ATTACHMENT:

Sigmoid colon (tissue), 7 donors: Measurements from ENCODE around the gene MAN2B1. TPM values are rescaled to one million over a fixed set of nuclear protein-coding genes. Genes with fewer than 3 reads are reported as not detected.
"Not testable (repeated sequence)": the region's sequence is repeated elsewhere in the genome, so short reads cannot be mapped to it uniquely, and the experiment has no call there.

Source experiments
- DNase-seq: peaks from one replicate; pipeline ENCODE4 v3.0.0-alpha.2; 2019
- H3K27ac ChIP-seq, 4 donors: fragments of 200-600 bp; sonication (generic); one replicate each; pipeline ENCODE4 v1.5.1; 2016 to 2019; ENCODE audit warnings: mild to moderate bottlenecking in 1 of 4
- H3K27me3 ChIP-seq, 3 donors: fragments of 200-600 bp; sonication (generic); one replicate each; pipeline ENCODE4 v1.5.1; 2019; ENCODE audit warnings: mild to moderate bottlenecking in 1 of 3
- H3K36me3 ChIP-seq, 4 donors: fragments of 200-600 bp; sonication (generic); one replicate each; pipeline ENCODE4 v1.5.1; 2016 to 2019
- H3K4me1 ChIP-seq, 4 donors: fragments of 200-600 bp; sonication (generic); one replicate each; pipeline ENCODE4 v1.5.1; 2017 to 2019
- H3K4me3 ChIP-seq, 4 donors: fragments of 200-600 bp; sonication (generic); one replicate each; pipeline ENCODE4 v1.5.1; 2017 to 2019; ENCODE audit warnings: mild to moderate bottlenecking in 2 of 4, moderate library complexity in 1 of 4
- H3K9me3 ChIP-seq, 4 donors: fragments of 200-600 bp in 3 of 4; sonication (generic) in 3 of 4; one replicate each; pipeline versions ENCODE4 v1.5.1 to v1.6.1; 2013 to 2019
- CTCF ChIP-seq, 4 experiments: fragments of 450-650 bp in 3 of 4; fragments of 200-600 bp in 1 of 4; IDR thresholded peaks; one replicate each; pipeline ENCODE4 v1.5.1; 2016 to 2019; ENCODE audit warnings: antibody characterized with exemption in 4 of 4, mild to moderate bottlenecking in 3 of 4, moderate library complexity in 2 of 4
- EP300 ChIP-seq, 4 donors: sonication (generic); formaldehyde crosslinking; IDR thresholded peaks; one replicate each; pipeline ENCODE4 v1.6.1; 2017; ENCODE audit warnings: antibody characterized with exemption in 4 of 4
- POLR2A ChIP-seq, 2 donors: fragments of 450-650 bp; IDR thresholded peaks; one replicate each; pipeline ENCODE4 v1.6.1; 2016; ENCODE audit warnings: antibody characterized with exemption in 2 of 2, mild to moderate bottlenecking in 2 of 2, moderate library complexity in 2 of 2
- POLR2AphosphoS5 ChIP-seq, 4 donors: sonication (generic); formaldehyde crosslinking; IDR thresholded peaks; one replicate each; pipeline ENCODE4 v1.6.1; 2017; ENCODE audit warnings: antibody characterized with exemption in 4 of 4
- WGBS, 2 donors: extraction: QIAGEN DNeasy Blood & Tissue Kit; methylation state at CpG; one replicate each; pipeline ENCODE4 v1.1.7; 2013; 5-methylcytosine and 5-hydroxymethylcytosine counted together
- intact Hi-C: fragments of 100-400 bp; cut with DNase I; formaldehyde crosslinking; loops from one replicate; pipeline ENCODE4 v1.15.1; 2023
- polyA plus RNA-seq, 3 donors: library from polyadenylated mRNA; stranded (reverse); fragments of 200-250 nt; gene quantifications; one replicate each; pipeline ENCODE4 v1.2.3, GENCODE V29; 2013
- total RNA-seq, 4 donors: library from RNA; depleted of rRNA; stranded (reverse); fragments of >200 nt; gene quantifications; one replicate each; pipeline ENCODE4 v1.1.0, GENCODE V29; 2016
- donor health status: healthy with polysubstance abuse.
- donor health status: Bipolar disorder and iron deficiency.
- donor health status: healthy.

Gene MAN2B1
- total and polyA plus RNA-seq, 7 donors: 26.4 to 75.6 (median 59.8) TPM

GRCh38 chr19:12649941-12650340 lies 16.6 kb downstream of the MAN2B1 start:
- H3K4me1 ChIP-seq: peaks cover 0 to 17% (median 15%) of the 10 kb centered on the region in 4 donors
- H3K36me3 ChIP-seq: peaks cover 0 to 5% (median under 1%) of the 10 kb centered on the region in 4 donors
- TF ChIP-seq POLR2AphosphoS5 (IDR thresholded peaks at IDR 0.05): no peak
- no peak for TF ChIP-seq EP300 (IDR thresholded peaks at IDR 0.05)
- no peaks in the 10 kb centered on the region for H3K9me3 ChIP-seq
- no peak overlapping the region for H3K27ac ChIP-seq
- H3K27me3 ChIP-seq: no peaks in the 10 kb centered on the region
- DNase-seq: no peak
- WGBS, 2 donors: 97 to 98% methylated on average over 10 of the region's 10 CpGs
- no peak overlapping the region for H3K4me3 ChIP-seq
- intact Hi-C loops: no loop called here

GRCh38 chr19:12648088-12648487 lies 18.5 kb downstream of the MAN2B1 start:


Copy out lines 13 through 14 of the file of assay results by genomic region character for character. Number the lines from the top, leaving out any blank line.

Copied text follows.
- POLR2A ChIP-seq, 2 donors: fragments of 450-650 bp; IDR thresholded peaks; one replicate each; pipeline ENCODE4 v1.6.1; 2016; ENCODE audit warnings: antibody characterized with exemption in 2 of 2, mild to moderate bottlenecking in 2 of 2, moderate library complexity in 2 of 2
- POLR2AphosphoS5 ChIP-seq, 4 donors: sonication (generic); formaldehyde crosslinking; IDR thresholded peaks; one replicate each; pipeline ENCODE4 v1.6.1; 2017; ENCODE audit warnings: antibody characterized with exemption in 4 of 4